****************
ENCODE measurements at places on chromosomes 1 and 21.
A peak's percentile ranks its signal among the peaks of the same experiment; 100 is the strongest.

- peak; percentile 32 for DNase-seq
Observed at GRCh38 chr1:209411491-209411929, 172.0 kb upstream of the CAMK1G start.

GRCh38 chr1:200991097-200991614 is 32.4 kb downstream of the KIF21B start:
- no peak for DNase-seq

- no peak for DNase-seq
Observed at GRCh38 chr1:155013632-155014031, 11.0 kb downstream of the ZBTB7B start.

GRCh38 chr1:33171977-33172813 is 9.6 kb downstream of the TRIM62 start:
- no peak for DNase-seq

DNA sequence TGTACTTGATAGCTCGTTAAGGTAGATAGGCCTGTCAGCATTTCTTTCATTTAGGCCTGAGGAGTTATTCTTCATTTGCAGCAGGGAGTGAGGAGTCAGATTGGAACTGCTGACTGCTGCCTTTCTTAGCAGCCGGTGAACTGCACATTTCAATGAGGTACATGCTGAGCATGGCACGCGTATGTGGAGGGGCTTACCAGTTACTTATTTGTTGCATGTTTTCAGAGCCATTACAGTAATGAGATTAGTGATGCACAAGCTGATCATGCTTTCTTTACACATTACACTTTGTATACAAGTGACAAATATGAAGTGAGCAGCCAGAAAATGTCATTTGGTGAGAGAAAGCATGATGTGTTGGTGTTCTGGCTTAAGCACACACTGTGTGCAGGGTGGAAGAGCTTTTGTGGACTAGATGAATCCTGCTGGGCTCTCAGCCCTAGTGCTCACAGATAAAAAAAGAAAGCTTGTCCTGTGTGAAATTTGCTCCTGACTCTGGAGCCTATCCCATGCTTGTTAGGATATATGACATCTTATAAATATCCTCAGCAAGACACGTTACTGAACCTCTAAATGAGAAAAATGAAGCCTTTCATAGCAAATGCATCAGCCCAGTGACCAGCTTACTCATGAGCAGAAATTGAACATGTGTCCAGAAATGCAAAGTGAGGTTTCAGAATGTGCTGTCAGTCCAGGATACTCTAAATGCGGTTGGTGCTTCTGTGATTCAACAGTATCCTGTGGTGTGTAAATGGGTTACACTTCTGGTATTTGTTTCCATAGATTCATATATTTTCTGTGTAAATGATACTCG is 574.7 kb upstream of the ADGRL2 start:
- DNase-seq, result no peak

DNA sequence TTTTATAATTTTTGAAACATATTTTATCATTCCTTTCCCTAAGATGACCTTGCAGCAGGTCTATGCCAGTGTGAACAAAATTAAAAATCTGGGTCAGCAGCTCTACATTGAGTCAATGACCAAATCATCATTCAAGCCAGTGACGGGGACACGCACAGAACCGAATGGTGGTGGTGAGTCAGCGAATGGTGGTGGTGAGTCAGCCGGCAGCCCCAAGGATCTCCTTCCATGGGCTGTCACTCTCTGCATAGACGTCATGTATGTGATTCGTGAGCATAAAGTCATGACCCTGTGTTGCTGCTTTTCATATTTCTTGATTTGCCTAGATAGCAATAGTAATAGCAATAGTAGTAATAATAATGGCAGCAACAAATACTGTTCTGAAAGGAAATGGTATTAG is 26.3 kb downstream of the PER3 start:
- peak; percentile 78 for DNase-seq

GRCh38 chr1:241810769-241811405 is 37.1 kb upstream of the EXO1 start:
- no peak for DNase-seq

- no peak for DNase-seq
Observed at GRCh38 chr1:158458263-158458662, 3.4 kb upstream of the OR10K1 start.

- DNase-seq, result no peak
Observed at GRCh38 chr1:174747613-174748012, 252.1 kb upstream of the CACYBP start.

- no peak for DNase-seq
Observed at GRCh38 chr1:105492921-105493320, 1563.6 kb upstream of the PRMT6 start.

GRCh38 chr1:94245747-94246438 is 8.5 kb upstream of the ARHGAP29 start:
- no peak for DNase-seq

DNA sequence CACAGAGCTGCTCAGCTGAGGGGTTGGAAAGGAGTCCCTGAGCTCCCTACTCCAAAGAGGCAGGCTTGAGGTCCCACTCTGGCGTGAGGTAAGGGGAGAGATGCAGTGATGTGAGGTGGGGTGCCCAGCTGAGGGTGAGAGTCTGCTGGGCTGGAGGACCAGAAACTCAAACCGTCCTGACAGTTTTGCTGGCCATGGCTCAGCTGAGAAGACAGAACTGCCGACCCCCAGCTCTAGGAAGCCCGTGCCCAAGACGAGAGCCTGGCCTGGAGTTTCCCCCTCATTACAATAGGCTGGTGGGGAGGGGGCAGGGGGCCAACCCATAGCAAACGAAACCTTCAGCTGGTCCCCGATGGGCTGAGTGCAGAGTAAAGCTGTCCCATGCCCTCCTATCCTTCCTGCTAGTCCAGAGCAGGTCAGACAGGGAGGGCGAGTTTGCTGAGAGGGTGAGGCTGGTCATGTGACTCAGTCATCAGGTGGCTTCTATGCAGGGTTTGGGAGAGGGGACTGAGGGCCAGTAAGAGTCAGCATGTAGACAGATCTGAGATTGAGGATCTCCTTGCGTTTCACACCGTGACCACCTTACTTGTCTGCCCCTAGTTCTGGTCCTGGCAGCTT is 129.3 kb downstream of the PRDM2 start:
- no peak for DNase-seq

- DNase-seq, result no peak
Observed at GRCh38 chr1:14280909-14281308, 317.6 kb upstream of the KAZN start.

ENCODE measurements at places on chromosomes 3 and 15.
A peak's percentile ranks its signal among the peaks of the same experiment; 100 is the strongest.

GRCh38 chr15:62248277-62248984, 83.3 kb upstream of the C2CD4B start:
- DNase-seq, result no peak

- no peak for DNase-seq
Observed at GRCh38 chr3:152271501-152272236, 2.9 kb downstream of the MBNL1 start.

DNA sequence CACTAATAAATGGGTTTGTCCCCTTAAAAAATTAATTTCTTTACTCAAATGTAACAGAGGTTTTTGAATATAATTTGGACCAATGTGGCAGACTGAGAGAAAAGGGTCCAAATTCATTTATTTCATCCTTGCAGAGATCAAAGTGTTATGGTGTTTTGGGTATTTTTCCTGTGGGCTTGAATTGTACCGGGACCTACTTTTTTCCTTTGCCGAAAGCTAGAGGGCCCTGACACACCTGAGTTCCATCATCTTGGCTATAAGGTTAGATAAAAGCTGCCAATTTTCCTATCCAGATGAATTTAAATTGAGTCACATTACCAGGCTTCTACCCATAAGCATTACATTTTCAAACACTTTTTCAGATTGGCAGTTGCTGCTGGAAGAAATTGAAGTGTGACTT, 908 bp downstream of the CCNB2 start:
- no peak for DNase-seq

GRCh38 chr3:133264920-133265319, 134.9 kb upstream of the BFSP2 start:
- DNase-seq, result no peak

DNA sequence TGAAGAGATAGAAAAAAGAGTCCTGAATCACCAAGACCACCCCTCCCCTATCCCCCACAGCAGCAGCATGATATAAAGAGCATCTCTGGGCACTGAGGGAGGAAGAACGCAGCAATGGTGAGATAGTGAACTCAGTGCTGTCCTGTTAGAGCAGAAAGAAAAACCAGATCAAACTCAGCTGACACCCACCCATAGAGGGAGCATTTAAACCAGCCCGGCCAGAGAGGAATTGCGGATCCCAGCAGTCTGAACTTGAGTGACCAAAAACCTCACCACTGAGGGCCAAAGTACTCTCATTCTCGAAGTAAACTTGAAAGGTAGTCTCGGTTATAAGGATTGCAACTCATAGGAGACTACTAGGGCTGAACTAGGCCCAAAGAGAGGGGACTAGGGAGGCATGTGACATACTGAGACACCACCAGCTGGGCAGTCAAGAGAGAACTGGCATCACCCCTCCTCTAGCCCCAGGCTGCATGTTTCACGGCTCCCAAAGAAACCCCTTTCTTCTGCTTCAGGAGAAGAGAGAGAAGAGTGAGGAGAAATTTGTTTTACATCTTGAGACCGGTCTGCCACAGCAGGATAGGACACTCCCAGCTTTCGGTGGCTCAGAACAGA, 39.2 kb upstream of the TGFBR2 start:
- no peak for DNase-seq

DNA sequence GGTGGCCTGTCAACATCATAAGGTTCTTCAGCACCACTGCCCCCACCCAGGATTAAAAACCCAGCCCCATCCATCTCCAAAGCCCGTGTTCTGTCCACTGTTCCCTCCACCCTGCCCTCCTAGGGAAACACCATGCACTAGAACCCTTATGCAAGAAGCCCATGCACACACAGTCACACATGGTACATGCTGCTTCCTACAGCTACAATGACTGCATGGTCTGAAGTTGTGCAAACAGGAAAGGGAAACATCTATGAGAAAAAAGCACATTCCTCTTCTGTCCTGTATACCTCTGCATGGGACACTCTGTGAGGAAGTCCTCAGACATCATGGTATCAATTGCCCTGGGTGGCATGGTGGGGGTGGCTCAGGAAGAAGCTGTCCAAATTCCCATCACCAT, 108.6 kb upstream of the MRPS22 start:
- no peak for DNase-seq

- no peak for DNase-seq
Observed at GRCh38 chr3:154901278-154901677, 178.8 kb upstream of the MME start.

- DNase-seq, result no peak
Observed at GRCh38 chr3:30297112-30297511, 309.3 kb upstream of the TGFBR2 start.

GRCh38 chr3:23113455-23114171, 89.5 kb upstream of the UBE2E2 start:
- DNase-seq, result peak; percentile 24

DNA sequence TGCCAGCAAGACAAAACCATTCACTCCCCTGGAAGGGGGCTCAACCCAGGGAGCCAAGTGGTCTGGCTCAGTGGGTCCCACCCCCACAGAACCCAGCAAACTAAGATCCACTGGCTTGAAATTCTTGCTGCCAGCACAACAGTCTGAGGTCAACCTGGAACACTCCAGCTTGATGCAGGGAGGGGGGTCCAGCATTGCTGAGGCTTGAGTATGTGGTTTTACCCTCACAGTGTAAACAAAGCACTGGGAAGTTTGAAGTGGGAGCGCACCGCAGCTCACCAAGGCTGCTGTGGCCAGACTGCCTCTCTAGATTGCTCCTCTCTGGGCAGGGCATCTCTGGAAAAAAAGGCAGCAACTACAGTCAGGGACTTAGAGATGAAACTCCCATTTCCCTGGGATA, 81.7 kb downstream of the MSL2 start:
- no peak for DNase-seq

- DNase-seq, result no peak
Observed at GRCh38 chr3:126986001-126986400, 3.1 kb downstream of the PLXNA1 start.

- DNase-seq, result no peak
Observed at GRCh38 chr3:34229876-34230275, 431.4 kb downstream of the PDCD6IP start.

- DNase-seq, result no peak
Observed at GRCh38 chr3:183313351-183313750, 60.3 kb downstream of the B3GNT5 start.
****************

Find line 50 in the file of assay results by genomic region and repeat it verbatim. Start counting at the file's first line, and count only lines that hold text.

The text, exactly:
- no peak for DNase-seq